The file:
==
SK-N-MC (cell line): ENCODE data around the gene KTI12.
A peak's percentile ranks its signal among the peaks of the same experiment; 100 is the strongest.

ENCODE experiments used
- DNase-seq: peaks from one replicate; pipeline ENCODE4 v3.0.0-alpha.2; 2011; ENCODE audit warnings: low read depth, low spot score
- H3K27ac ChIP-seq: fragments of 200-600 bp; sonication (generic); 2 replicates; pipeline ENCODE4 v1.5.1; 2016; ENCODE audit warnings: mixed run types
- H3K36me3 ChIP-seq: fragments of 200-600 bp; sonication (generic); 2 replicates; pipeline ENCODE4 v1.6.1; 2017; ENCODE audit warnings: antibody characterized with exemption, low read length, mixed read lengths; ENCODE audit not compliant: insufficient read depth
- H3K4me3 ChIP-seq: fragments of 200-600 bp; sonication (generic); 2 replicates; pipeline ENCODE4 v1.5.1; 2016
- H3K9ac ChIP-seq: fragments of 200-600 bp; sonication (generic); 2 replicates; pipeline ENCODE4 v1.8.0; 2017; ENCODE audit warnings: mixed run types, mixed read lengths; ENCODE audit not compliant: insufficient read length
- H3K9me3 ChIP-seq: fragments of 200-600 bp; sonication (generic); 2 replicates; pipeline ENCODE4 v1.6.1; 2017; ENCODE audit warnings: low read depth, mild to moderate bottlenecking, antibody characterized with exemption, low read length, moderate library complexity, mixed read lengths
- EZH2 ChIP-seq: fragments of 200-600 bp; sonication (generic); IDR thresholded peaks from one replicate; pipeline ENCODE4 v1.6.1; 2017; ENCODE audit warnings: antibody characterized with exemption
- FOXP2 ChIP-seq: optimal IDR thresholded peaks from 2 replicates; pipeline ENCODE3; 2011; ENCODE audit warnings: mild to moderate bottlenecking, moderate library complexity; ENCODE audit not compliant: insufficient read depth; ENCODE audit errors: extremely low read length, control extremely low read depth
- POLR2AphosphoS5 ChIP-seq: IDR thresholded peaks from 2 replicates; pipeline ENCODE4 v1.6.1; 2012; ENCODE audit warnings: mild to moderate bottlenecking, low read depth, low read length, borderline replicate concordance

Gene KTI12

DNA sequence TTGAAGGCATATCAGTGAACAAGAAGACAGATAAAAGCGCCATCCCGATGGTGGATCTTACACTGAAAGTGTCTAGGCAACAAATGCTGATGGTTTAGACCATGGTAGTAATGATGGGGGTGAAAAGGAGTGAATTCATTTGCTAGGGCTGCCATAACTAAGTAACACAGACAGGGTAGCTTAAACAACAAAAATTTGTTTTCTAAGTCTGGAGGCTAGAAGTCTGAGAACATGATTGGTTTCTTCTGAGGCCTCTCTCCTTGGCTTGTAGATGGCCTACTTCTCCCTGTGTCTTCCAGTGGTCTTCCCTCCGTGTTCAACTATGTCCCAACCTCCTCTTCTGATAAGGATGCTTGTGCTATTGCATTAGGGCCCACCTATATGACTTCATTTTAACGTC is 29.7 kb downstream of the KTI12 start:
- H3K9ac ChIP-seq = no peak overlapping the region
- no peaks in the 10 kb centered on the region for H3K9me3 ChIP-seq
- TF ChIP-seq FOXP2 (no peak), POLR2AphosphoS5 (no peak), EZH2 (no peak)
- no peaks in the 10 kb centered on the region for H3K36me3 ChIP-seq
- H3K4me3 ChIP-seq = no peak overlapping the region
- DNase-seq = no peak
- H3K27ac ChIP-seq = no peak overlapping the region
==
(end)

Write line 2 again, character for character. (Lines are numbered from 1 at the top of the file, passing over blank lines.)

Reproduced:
A peak's percentile ranks its signal among the peaks of the same experiment; 100 is the strongest.